people who promised to help you. That, in a nutshell, was the life of
Joseph. Read the story for yourself starting in Genesis 37. In the end,
God honored him in amazing ways. But the Lord didnt set Joseph
free from Pharaohs dungeon only to leave him imprisoned by his
In Genesis 41:51,52, we are told, "Joseph named his firstborn
Manasseh and said, It is because God has made me forget all my
trouble and all my fathers household. The second son he
named Ephraim and said, It is because God has made me fruitful
in the land of my suffering. " The name Manasseh is built
on the Hebrew root nasseh, which literally means "a sting."
All the spin doctors in Washington couldnt whitewash what Joseph
went through. Nevertheless, God brought good out of a bad situation
by taking out the sting. Even then, Joseph didnt become fruitful
We need to complete the process
If you break a bone, plan on wearing a cast for weeks, not days.
Knitting bones together takes time. Knitting together the pieces of
a broken spirit is also time-consuming and involves four critical steps.
Remember. It may sound confusing, but the first step toward forgetting
is remembering. Biblical "forgetting" does not involve selective
amnesia. When God forgets our sins, it doesnt mean He no longer
knows what we did.
Our problem is that we confuse forgetting with burying, as though covering
up our painful past will keep us safe from its effects. Unfortunately,
burying toxic waste doesnt make it less toxic. In fact, it gives
pollutants a chance to seep into the ground and poison everything they
True healing can begin only when you courageously unearth your hidden
hurts and let God remove their sting.
Release. The most common New Testament word for forgiveness connotes
releasing someone from a debt. This is not to say that some debts arent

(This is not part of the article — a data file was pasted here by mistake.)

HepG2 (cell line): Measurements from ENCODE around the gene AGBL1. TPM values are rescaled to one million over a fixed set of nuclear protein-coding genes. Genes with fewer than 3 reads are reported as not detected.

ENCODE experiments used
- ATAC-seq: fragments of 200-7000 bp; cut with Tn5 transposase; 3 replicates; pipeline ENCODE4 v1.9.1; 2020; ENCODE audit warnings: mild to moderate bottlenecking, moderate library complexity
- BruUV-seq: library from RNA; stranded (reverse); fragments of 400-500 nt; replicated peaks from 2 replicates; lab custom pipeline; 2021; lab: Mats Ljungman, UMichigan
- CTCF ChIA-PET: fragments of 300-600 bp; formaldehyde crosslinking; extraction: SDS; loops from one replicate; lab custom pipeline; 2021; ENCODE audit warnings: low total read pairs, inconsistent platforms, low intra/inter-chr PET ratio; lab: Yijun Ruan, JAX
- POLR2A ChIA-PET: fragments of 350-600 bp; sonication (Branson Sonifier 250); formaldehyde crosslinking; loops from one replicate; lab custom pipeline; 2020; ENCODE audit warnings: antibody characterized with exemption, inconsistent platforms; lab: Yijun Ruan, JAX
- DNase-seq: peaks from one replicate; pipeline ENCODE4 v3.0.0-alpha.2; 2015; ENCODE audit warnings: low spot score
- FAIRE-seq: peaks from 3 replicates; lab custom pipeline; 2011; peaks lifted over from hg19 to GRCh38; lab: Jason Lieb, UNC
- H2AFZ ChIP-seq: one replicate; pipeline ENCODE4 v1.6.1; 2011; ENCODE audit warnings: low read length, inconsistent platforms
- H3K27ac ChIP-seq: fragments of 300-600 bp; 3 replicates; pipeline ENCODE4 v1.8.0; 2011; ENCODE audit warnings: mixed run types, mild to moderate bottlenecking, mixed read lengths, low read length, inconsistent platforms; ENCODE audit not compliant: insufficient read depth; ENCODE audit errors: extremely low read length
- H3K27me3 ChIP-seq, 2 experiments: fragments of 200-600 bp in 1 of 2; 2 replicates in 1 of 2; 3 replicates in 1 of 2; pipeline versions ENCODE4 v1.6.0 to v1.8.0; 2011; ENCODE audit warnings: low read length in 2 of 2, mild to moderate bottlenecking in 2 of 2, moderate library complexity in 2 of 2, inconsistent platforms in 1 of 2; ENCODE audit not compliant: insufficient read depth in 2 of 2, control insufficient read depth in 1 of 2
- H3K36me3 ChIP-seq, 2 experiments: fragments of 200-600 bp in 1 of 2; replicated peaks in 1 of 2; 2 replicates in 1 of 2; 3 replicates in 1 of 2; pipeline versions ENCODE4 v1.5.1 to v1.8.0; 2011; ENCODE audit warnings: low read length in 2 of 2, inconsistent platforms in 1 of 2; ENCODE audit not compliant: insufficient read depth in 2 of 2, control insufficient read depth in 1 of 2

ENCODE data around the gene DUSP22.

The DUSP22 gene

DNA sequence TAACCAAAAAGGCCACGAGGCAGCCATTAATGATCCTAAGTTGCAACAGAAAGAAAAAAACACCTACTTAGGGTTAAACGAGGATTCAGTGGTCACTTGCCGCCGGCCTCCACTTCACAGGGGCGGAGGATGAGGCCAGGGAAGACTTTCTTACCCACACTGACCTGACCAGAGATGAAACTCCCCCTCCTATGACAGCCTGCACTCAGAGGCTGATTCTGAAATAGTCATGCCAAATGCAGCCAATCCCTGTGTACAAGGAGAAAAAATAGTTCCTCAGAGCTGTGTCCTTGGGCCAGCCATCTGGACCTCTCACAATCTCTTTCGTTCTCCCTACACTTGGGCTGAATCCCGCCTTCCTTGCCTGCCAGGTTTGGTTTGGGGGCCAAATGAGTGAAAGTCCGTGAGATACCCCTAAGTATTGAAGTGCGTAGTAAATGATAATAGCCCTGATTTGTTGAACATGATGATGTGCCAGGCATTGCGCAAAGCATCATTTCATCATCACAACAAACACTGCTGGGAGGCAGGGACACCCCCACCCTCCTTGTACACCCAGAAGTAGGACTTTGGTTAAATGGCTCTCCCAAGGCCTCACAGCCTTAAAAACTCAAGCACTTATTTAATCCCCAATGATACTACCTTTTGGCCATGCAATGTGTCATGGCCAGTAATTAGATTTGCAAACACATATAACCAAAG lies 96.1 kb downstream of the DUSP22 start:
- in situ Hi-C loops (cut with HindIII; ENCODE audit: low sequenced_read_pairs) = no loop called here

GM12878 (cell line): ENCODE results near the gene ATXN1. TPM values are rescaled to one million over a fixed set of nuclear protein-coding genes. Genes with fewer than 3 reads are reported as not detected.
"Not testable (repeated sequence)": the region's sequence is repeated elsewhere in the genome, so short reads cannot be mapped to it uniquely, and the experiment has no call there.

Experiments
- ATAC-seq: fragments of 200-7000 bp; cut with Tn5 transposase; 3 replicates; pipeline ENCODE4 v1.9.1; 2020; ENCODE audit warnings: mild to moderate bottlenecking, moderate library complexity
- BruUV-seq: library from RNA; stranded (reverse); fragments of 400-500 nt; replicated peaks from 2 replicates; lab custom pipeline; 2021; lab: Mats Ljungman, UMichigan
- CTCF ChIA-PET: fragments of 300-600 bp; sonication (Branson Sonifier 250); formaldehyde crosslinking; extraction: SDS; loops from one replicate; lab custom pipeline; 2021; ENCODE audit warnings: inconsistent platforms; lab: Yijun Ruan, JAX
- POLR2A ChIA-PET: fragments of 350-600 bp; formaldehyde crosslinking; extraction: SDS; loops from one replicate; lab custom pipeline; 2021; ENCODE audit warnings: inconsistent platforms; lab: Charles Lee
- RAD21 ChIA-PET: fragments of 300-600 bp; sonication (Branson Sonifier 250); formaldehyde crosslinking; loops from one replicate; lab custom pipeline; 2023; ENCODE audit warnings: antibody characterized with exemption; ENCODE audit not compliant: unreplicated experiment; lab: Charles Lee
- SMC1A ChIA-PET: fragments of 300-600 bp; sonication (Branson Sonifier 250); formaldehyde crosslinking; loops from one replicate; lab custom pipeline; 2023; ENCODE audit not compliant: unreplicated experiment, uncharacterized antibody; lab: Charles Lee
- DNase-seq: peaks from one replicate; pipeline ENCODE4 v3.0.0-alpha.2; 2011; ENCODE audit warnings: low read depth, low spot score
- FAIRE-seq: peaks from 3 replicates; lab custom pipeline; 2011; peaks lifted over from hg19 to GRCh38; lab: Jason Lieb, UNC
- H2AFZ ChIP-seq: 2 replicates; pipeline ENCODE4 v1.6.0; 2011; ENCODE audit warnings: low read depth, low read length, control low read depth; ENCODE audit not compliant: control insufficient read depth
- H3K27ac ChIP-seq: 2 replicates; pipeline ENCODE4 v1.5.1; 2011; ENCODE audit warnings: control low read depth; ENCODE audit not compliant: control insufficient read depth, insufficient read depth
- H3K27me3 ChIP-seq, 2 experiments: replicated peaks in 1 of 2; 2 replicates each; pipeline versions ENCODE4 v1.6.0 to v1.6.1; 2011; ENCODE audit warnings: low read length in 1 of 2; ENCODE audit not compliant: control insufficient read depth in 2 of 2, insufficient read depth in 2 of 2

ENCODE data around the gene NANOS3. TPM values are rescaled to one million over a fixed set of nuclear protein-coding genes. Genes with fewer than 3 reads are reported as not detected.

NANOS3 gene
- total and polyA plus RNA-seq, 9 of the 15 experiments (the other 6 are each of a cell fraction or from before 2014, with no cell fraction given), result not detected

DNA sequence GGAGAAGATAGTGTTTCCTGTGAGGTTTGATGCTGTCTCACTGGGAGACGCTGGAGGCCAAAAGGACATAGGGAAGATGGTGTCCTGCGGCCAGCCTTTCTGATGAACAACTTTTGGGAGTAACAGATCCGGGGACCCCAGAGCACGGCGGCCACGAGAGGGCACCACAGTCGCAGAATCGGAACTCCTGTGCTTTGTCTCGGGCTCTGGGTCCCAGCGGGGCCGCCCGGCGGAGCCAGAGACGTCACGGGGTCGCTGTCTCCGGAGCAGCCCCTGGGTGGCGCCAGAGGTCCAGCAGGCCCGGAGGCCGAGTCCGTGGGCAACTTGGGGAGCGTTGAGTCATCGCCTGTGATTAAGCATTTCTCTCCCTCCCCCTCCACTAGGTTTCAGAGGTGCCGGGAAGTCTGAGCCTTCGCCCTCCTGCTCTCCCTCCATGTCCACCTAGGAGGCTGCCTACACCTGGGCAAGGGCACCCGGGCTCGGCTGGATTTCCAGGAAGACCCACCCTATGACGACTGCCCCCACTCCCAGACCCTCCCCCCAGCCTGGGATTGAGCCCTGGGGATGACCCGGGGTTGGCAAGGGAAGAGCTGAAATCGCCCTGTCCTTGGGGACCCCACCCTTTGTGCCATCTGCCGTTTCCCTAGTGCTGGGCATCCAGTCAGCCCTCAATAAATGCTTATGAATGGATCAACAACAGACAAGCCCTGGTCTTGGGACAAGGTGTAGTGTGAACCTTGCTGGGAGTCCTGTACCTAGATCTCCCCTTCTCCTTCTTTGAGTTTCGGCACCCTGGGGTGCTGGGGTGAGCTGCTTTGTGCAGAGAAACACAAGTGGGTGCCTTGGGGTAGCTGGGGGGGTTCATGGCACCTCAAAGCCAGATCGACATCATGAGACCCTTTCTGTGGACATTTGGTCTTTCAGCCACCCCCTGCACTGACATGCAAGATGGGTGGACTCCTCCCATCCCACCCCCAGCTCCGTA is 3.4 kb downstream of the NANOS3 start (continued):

legitimate. The father who abused you, the mother who abandoned you,
the spouse who betrayed you
they deserve to pay for what they
have done. Of course, since "all have sinned and fall short of
the glory of God" (Romans 3:23), so do we.
Believe me, no one gets away with anything. Our deeds have a price,
but that price was paid when Jesus died and rose again. Unless we want
to wind up like David, tangled up in torment until our dying breath,
our only option is release.
Reframe. We cant change our history. However, in the same way
that a different frame can make an old painting look brand new, we can
let God give us a fresh perspective on our past. It is this shift in
perception that enabled Joseph to say to his brothers, "You intended
to harm me, but God intended it for good" (Genesis 50:20).
Reframing our history is more than pretending that past hurts werent
painful. Instead, it is a matter of letting God help us view events
from His point of view. Remember, Romans 8:28 does not teach that all
things are good, but that "in all things God works for the good
of those who love Him."
Reconcile. Without reconciliation, our acts of mercy are meaningless.
Joseph didnt brush off his brothers by simply saying, "Forget
about it." Several chapters in Genesis are devoted to describing
the process that reunited and reconciled the family.
Christians hand out phony forgiveness all the time. "I forgive
you, but Ill never let you forget my generosity." "I
forgive you, but Ill never trust you again." "I forgive
you as long as you spend the rest of your life making it up to me."
When we forgive biblically, we both release and embrace the offender.
This explains Jesus response when the thief hanging next to Him
asked for mercy. "I tell you the truth," He said, "today
you will be with me in paradise" (Luke 23:43).
We need to take the initiative
There is a rumor floating around that we dont have to forgive
others until they ask for forgiveness. In reality, emotional healing
isnt about the offenders need to receive forgiveness, its
about your need to give it.
I dont claim to understand the tragedies that have occurred in
your life or the depth of the pain they have caused. But I do know about
the greatness of our God who promised, "Those who sow in tears
will reap with songs of joy" (Psalm 126:5).
Let the Great Physician begin to mend your brokenness properly so you
can stand before Him straight, strong and whole.